Another example is that refined grains now make up 85% of the grains consumed in the US. Since refined grains contain 400% less fiber than whole grains (by energy), this dilutes the total dietary fiber intake even more.
Today, over 70% of the typical total daily caloric intake in the US comes from dairy products, cereals, refined sugars, refined vegetable oils, and alcohol. Just a few hundred years ago, these foods would have comprised little to none of the typical American diet. Now, what is often called the “Western diet” (WD), is comprised of high amounts of saturated fat (HFD), refined carbohydrates and sugars, and low levels of fiber, unsaturated fats, and antioxidants.
In a study published in July 2020 titled, “The impact of nutrition on COVID-19 susceptibility and long-term consequences”, authors state that too much consumption of saturated fatty acids (SFAs) activates the innate immune system, including the stimulation of inflammatory signaling pathways that produce proinflammatory effects. Additionally, the WD or HFD inhibits function in the adaptive immune system, possibly by increasing oxidative stress, which then impairs the multiplication and maturation of vital immune cells. In short, they conclude that the “WD significantly impairs adaptive immunity while ramping up innate immunity, leading to chronic inflammation and severely impairing host defense against viral pathogens.” In regards to susceptibility, the researchers place emphasis on considering the impact of consumption of unhealthy diets.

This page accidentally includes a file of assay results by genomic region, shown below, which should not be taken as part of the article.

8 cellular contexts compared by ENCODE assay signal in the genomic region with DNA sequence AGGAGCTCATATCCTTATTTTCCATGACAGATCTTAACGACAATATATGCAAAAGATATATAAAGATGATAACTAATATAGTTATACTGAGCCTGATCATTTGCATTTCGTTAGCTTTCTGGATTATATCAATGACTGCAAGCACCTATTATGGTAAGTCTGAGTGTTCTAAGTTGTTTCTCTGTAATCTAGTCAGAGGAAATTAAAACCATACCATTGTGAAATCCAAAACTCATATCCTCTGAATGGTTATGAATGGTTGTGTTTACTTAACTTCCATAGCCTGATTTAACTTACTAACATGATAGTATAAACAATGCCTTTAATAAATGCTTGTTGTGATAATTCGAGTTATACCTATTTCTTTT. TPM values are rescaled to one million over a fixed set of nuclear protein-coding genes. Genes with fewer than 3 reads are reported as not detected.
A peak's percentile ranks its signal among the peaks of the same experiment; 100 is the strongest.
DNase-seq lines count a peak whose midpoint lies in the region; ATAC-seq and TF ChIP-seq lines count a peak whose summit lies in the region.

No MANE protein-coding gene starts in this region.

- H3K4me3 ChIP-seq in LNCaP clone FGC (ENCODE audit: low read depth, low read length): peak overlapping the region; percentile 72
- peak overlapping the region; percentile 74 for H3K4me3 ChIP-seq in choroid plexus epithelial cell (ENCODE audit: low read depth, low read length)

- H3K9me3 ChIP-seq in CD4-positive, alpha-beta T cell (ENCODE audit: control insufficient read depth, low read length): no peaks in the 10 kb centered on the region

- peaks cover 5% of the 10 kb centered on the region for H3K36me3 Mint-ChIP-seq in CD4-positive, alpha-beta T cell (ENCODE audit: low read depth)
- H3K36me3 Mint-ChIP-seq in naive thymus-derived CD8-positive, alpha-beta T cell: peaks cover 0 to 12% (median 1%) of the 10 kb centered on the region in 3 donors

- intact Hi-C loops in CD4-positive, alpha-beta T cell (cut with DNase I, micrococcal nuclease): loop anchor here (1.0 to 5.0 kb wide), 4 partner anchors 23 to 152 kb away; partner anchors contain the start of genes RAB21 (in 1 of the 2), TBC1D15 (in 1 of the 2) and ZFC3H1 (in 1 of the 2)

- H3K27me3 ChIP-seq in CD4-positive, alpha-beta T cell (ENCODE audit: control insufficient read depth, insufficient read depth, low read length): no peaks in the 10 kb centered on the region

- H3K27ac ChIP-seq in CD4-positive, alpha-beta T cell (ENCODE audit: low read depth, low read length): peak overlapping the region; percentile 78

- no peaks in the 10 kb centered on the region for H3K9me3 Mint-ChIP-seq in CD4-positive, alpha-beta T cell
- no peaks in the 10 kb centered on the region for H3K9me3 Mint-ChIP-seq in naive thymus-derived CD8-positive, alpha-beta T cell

Obesity – the growing epidemic
Unfortunately, the trend towards obesity seems to be worsening. A 2016 report, culled information from 1,698 population-based data sources, with more than 19 million adult participants (9.9 million men and 9.3 million women) in 186 of 200 countries for which estimates were made. From 1975-2014, the global incidence of being underweight decreased from 13.8% to 8.8%. In that same time, global incidence of obesity increased from 3.2% to10.8% for men and 6.4% to 14.9% for women. It is a sobering fact that the prevalence of obesity surpassed that of underweight in 2004 for women and in 2011 for men. Almost 20% of the world’s obese adults (18.4%) live in high-income, English speaking countries. While other countries are also seeing significant increases, more than 25% of severely obese men and almost 20% of severely obese women worldwide, live in the US.